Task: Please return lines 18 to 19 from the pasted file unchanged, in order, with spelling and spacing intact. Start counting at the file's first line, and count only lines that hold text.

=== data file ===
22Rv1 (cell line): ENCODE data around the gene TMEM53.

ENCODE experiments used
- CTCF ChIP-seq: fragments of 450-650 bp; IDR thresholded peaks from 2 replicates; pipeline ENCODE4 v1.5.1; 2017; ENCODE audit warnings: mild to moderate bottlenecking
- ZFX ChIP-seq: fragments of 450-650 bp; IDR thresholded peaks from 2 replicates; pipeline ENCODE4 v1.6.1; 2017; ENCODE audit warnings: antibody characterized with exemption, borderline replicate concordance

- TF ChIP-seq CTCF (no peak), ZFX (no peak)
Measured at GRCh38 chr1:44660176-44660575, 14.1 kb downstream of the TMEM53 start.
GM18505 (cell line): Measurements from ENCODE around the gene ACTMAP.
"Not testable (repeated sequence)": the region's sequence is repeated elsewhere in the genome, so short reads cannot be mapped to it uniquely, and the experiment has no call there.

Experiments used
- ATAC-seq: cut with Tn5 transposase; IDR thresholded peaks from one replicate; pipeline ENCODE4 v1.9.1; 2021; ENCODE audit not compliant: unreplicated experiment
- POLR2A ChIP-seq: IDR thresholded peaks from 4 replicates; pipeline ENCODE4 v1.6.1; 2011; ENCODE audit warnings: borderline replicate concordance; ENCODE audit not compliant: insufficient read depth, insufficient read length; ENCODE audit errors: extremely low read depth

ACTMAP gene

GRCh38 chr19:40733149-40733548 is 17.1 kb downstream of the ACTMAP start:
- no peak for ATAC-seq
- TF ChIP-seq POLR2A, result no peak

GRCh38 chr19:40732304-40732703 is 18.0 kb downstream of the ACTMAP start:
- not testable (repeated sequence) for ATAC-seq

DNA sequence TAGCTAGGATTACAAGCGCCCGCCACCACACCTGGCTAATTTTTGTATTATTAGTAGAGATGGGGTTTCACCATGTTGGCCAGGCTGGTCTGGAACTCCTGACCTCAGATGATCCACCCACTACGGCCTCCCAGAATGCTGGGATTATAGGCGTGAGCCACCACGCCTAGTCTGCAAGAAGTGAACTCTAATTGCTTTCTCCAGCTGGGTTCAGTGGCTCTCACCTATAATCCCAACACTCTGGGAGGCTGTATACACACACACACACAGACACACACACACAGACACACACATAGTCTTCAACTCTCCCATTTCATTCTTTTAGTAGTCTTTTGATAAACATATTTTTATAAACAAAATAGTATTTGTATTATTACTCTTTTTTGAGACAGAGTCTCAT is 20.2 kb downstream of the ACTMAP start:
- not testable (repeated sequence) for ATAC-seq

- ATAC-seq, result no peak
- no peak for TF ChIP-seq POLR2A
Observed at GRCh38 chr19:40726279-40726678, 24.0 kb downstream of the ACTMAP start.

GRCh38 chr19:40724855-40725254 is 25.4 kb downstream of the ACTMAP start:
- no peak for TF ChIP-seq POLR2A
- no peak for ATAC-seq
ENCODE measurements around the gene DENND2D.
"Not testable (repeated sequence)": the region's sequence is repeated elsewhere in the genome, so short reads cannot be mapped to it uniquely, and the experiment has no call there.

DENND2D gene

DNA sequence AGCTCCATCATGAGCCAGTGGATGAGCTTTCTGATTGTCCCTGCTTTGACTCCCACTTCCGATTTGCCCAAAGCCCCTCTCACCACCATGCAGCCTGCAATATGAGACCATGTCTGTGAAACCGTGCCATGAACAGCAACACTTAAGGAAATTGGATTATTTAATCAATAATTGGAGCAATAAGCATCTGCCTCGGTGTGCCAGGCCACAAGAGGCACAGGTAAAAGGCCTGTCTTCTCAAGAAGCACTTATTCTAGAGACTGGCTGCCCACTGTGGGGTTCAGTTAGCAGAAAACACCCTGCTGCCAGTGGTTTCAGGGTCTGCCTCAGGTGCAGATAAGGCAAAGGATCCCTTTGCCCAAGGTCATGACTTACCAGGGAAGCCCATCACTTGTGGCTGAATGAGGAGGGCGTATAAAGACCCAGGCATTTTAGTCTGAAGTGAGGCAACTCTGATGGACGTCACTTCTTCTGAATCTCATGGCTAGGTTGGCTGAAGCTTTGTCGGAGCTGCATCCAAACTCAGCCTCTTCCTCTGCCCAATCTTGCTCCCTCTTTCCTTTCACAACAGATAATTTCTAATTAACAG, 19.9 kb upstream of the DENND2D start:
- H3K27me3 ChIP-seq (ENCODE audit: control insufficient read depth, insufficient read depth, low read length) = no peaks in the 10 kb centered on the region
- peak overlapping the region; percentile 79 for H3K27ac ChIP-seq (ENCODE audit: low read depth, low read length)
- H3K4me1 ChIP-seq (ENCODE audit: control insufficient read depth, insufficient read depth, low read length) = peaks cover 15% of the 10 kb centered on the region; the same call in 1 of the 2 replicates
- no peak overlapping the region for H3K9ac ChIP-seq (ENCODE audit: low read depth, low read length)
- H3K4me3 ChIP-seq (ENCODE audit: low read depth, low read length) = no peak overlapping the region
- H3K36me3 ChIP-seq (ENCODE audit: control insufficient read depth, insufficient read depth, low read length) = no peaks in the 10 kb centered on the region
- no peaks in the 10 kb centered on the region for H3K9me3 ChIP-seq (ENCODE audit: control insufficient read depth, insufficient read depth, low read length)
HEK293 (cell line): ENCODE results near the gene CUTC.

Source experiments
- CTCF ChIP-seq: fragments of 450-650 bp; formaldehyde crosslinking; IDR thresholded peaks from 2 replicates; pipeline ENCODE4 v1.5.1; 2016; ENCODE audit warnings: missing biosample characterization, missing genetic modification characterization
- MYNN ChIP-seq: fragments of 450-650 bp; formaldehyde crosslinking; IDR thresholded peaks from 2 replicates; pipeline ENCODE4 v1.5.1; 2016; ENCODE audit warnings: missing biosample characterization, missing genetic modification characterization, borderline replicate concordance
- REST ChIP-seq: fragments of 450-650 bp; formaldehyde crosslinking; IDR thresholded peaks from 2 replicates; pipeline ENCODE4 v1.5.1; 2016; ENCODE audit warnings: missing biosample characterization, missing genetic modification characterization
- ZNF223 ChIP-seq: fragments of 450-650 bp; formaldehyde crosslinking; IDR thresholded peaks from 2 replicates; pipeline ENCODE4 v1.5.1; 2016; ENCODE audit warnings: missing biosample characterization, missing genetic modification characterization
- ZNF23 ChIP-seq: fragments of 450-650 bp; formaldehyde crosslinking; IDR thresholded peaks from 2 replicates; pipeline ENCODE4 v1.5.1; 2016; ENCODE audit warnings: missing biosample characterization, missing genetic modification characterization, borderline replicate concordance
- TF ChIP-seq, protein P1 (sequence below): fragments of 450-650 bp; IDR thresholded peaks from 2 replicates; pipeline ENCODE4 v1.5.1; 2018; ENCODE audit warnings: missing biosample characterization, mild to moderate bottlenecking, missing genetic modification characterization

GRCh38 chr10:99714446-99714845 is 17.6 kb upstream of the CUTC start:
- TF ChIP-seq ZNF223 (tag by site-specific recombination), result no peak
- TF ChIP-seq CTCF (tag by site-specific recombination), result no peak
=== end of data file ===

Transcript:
DNA sequence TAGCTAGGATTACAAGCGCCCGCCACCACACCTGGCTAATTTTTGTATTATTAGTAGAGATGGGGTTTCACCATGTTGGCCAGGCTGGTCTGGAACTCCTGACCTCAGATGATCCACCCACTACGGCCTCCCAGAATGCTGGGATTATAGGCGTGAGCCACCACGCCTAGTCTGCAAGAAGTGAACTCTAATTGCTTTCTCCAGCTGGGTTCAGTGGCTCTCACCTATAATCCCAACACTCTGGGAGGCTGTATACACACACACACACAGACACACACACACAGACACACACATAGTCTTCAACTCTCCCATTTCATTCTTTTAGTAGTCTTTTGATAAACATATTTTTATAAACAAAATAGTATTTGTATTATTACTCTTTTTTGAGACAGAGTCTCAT is 20.2 kb downstream of the ACTMAP start:
- not testable (repeated sequence) for ATAC-seq